(SPOILERS: The Hangover)
So here’s what I’ve learned by my in-depth analysis of The Hangover (written by Jon Lucas & Scott Moore):
First and most surprisingly, the movie uses far more character based humor than broad raunchy comedy. It’s definitely a hard-R comedy, with graphic nudity, drugs and “adult situations.” And it delivers on the outrageousness of the premise. This is no small thing. You are promising the audience something with your hook, so you better deliver. I’ve seen many disappointing movies and even more disappointing scripts that don’t live up to the promise of their premise.
The central concept of The Hangover – three groomsmen lose the groom after a wild bachelor party in Vegas – promises that the events of the bachelor party will be wild. If it was just a normal drunken bachelor party we would be disappointed. But the movie delivers: marriage to a stripper, stealing a tiger and a police car, throwing a gangster naked into the trunk of a car, date rape drugs, Mike Tyson, a baby in the closet, a missing tooth… definitely not your average bachelor party.
Yet most of the laughs come from the characters’ reactions to these events. The core of the humor is three very different guys reacting to the wild situations in very different ways.
Stu’s uptight dentist character is a great source of comedy. Craziness happening to a crazy guy is expected; when it happens to a mild mannered guy it’s hilarious. Add to that Alan’s man-child with his bizarre but emotionally vulnerable view of each situation and you get more humor. (Phil is less funny. His role is to provide an element of “cool” so the group doesn’t come off as a bunch of losers… he’s the straight man that makes them relatable.)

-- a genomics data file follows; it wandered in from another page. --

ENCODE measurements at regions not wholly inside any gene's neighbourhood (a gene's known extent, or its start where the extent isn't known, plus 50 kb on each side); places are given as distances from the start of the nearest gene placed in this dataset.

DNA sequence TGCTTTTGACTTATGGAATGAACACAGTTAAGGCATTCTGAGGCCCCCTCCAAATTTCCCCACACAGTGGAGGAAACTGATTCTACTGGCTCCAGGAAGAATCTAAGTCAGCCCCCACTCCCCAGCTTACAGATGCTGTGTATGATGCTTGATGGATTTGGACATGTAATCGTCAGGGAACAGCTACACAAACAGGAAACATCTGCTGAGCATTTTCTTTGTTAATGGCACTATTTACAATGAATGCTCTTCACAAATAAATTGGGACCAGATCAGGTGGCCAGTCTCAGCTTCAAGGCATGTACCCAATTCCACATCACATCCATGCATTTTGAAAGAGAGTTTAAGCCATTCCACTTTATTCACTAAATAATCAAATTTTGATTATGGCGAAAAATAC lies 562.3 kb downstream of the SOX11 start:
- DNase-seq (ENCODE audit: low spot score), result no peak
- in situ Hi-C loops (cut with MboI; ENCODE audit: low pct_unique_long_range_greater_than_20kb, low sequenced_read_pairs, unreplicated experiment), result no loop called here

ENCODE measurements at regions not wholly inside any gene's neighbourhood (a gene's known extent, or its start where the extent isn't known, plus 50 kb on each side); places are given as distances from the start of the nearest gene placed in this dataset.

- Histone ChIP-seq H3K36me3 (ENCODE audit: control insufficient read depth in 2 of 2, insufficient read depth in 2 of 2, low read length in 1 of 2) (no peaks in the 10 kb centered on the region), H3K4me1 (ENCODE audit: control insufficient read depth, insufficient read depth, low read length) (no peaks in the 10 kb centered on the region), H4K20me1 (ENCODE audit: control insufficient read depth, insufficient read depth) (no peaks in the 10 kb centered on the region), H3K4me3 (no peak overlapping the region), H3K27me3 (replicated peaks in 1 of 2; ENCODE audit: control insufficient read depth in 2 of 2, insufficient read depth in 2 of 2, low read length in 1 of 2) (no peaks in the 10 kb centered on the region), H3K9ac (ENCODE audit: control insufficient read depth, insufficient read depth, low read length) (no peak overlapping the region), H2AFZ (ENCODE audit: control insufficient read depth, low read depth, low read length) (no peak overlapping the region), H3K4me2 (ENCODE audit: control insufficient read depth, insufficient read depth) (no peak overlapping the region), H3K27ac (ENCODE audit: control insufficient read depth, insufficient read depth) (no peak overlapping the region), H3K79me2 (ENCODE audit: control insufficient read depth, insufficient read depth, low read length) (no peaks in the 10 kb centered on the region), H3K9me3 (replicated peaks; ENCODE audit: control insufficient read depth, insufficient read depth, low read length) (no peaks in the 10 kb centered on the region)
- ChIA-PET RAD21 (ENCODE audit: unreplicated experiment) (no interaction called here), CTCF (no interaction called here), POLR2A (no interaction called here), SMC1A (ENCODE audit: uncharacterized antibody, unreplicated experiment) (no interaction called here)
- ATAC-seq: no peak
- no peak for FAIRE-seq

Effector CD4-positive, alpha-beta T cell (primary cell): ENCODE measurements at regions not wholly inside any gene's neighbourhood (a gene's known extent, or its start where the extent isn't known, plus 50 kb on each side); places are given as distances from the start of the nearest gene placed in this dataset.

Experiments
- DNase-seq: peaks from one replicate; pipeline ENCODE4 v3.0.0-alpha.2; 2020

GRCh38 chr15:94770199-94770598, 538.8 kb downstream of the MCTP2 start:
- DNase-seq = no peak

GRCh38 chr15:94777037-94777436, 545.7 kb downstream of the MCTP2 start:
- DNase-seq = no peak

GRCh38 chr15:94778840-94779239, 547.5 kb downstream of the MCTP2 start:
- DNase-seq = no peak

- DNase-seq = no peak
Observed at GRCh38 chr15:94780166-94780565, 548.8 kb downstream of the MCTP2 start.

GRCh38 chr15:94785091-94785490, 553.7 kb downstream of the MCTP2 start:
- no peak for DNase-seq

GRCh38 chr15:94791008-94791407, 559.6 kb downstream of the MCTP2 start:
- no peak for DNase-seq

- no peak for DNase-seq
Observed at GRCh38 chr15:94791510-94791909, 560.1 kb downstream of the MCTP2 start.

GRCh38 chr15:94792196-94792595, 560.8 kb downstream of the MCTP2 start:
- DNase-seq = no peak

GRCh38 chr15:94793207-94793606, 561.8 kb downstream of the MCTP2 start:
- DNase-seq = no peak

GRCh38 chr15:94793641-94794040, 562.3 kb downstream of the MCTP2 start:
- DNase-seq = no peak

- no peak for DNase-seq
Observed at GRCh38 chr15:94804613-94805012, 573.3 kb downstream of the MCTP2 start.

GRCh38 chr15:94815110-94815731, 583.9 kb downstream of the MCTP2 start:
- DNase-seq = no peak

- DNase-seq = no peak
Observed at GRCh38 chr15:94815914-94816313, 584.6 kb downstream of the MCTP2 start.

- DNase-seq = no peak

My second big observation is that the movie spends a lot of time making us care about these guys. I think this is a key reason why The Hangover rose above so many raunchy comedies – even ones that had more outrageous humor – and found love from a broad, mainstream audience. And it probably also explains why a completely uninspired sequel also succeeded.
The way The Hangover gets us to care about the guys is no mystery: strong dimensional characters, clever character introductions, and ample scenes of preparation and aftermath to let us check in with the guys’ emotions.
The movie’s structure was more interesting, particularly creating an early catalyst to keep the audience hooked during a long status quo section. This allowed for unusually deep character development.
Also, the use of a mystery structure (and advertising, planting and payoff) to move us through an episodic concept was an inspired technique. The movie would not have been nearly as enjoyable if we followed the guys through their wild night in a more traditional way. The amnesia effect of the drug allows us to see the characters’ reactions as they find out what’s happened to them. And in a way, not seeing the events allows us to imagine something even more crazy than anything actually shown. It’s a bit like Jaws – the shark is scarier when we don’t see it.
So that wraps up my analysis of The Hangover. I’d like to also let you know that my sister, young adult novelist Chris Eboch, has published a book on plotting. It includes a tool she uses for identifying and fixing plotting problems in the rewrite or outline stages, as well as essays and articles on plotting from a variety of other writers – including one on three act structure from yours truly! It’s designed for novelists, but if you replace the word “chapter” with the word “scene” it’s also useful for screenwriters.
It’s called Advanced Plotting. It costs $9.99 in paperback but until September 1st is available for a mere 99 cents as an eBook.